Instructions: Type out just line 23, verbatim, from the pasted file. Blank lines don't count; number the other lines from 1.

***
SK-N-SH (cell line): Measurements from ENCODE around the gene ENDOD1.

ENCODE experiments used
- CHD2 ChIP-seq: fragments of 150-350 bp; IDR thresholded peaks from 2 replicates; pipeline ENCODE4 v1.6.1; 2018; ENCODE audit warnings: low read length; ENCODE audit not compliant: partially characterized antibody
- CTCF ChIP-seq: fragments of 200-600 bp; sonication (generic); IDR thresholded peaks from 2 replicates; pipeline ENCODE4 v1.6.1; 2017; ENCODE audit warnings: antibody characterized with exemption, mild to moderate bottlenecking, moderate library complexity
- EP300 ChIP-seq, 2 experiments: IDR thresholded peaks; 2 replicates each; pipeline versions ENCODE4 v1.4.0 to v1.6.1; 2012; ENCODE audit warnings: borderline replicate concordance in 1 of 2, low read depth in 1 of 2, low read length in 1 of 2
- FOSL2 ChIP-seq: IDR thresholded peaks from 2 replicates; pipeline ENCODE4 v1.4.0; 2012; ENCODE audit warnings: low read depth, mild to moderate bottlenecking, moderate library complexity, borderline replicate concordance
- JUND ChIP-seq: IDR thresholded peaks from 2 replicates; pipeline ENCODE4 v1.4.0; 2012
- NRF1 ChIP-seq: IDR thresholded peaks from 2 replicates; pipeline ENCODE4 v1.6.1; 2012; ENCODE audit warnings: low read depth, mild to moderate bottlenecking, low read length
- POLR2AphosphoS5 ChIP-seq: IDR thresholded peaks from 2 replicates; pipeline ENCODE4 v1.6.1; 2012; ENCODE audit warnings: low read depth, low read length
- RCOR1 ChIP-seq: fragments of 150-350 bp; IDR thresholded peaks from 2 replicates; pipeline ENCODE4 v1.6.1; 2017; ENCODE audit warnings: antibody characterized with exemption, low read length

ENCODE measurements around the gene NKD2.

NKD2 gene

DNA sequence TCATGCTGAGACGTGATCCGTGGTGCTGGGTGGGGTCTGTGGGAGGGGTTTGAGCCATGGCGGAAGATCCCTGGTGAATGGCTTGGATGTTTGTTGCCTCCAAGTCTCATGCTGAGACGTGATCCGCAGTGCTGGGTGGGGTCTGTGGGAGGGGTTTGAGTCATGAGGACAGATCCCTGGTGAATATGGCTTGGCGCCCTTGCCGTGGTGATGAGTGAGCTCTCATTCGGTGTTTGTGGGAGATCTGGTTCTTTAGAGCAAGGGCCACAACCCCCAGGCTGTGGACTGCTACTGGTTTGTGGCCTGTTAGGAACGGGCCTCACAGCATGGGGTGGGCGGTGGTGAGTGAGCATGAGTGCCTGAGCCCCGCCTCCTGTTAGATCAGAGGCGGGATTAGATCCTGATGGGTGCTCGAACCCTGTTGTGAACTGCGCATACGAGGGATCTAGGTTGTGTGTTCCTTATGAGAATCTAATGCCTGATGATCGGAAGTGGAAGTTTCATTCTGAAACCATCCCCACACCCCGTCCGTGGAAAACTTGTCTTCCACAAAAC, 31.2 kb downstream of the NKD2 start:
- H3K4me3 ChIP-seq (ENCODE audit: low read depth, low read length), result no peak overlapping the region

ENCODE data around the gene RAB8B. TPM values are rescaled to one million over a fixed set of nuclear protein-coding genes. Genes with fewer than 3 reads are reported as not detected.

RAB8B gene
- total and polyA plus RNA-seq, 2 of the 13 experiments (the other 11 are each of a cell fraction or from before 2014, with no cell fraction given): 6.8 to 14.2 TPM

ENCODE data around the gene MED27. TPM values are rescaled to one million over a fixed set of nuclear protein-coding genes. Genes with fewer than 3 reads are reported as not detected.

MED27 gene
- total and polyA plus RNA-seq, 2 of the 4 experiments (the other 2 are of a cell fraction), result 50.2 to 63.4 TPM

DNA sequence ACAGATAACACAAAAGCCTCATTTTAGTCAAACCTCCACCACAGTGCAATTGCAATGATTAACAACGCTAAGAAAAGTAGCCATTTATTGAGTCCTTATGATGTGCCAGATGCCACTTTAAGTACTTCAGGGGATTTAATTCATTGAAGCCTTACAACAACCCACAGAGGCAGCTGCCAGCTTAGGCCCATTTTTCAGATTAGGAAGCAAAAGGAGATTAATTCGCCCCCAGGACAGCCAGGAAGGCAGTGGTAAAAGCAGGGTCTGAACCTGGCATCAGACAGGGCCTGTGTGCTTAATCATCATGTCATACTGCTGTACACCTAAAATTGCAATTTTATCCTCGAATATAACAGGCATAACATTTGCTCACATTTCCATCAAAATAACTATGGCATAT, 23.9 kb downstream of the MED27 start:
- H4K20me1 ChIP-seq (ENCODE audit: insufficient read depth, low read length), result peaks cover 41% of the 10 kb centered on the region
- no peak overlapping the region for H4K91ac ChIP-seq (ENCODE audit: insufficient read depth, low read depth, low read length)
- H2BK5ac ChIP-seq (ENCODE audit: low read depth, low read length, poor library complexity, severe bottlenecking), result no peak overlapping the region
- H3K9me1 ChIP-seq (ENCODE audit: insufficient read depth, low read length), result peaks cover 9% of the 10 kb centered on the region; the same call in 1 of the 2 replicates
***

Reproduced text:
- no peak overlapping the region for H4K91ac ChIP-seq (ENCODE audit: insufficient read depth, low read depth, low read length)